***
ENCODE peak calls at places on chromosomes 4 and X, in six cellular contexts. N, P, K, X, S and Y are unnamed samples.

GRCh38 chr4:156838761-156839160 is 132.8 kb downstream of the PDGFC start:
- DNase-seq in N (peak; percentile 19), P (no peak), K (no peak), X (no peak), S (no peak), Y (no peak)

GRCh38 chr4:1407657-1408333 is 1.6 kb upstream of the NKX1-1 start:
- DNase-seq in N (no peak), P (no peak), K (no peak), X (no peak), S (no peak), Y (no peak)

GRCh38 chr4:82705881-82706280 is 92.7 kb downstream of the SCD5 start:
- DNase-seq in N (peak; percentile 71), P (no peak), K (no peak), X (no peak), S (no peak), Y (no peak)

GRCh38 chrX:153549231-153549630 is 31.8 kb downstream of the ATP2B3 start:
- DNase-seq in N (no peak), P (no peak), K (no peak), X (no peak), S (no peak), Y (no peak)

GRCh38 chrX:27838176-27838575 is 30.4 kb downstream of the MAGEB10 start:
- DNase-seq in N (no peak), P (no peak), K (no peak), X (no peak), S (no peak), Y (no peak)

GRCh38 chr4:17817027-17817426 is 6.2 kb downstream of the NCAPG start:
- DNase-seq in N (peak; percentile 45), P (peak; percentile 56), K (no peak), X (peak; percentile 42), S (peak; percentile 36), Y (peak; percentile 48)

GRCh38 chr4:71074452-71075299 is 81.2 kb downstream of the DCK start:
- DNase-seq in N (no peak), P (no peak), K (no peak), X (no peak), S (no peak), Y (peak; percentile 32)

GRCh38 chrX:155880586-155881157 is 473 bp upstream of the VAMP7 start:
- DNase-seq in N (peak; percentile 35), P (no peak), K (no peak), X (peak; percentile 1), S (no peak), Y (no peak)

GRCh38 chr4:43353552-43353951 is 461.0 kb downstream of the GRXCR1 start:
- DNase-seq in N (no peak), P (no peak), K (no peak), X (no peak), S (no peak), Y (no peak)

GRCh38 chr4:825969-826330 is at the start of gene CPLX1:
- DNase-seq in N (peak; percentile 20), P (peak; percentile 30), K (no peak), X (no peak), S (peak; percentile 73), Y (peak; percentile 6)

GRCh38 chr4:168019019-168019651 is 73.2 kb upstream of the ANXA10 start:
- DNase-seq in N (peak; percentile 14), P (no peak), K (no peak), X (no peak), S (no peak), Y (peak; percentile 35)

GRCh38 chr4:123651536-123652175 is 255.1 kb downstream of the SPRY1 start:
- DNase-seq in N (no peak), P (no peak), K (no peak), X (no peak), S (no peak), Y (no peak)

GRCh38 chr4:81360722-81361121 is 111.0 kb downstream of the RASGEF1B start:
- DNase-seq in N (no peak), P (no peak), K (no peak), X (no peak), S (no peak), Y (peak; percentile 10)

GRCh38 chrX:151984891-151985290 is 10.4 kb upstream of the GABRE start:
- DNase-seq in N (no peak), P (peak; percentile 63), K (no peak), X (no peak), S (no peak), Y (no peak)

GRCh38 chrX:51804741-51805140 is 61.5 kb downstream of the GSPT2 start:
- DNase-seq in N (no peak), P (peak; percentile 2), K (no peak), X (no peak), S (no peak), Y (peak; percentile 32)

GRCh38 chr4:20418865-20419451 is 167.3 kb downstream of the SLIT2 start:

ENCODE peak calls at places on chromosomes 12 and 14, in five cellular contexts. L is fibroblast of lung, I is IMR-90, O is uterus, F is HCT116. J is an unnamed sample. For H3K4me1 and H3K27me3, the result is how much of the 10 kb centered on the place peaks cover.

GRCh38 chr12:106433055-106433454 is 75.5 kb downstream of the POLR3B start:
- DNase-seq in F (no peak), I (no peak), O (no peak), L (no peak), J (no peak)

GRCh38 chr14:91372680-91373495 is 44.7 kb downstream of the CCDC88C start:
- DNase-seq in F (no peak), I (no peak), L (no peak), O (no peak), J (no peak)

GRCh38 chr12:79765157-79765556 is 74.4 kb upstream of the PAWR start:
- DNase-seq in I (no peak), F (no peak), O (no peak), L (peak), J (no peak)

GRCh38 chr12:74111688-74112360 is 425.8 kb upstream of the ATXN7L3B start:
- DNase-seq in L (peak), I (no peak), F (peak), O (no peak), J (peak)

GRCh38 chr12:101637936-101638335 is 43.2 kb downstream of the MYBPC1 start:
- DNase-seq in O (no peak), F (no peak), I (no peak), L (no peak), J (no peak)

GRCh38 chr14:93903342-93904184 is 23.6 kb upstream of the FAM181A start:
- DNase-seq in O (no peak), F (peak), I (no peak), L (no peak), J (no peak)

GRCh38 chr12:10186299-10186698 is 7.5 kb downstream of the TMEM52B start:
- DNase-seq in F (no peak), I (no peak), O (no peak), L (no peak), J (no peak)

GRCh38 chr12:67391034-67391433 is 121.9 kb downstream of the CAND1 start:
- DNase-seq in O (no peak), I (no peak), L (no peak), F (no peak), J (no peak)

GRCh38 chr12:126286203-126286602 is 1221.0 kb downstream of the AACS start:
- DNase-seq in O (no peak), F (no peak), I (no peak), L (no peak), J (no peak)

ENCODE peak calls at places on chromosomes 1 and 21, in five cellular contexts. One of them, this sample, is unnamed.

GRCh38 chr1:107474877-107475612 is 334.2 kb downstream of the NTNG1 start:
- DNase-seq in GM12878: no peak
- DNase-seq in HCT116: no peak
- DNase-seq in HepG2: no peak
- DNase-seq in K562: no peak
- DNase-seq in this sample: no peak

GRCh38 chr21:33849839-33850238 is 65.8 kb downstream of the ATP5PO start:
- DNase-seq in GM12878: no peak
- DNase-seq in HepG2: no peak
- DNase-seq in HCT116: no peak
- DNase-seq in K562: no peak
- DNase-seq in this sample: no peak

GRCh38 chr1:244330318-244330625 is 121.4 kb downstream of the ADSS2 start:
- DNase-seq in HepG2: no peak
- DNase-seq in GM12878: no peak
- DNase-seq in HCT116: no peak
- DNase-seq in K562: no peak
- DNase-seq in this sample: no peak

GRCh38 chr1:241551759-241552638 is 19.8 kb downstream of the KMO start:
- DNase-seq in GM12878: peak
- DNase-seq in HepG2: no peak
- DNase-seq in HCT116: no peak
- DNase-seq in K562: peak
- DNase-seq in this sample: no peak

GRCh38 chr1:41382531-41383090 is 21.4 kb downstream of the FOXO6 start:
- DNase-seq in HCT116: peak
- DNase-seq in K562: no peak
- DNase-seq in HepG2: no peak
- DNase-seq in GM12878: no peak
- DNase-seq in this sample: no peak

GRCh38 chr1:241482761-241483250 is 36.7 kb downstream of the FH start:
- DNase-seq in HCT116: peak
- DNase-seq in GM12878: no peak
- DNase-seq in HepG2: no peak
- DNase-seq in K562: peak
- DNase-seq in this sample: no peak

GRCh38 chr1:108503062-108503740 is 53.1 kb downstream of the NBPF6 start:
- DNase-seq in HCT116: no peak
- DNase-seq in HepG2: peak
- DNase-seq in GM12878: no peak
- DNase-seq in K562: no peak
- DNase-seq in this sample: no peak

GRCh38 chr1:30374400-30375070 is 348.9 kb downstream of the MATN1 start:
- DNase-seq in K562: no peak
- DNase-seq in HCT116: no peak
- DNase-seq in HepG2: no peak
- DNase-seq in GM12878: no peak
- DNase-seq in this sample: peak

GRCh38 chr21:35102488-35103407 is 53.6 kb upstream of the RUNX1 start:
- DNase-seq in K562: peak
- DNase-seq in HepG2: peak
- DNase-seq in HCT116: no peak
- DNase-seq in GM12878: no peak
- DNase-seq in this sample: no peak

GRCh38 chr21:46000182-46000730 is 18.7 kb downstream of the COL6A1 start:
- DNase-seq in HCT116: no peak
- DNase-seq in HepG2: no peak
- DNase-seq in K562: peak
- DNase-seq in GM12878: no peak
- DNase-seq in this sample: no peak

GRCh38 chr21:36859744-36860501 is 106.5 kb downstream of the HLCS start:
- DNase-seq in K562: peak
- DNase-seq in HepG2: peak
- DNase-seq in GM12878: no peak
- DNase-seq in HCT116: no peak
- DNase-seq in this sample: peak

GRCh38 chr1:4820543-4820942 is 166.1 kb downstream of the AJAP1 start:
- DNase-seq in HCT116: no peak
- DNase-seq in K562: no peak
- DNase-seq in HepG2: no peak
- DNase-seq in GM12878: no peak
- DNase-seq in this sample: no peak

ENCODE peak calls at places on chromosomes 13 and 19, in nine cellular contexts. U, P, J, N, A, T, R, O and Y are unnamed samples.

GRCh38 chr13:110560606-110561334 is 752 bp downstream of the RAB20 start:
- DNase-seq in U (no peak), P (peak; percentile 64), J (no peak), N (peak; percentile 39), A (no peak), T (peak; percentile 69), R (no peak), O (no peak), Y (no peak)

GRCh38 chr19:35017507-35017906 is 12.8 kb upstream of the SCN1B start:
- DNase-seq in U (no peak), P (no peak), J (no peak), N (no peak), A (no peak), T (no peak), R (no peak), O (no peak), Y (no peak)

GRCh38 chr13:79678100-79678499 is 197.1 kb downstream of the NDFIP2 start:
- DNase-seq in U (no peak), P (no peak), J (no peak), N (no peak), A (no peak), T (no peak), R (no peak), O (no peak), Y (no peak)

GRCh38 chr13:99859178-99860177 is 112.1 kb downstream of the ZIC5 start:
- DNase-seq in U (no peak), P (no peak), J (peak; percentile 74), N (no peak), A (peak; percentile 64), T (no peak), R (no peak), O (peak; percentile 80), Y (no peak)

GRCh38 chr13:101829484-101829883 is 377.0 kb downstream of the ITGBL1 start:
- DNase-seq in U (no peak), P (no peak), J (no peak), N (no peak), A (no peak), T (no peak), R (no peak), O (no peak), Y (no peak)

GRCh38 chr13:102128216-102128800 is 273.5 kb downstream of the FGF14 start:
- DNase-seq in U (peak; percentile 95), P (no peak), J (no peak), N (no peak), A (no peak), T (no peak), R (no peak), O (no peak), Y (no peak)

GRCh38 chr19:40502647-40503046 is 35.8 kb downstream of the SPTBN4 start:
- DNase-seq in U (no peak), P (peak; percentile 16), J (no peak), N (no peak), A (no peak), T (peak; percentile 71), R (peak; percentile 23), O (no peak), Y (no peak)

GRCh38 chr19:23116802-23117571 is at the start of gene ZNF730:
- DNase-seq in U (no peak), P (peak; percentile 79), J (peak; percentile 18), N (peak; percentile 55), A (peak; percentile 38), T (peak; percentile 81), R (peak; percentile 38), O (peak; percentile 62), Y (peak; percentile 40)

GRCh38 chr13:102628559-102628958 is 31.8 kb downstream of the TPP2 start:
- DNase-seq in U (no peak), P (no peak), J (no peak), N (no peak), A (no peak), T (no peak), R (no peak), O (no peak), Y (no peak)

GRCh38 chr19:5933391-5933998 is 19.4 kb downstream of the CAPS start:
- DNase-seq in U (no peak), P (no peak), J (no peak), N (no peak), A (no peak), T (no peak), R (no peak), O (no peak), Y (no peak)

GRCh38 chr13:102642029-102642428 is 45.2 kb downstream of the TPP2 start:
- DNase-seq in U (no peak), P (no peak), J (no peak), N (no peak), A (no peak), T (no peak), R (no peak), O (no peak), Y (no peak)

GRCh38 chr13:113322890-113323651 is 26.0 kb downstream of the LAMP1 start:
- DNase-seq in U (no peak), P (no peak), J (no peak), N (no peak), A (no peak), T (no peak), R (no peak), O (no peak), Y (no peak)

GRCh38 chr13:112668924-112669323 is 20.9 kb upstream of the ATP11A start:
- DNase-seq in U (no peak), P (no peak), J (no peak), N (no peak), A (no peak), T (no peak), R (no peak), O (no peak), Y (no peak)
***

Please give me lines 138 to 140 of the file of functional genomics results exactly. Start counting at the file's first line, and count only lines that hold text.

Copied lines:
GRCh38 chr19:40502647-40503046 is 35.8 kb downstream of the SPTBN4 start:
- DNase-seq in U (no peak), P (peak; percentile 16), J (no peak), N (no peak), A (no peak), T (peak; percentile 71), R (peak; percentile 23), O (no peak), Y (no peak)

GRCh38 chr19:23116802-23117571 is at the start of gene ZNF730: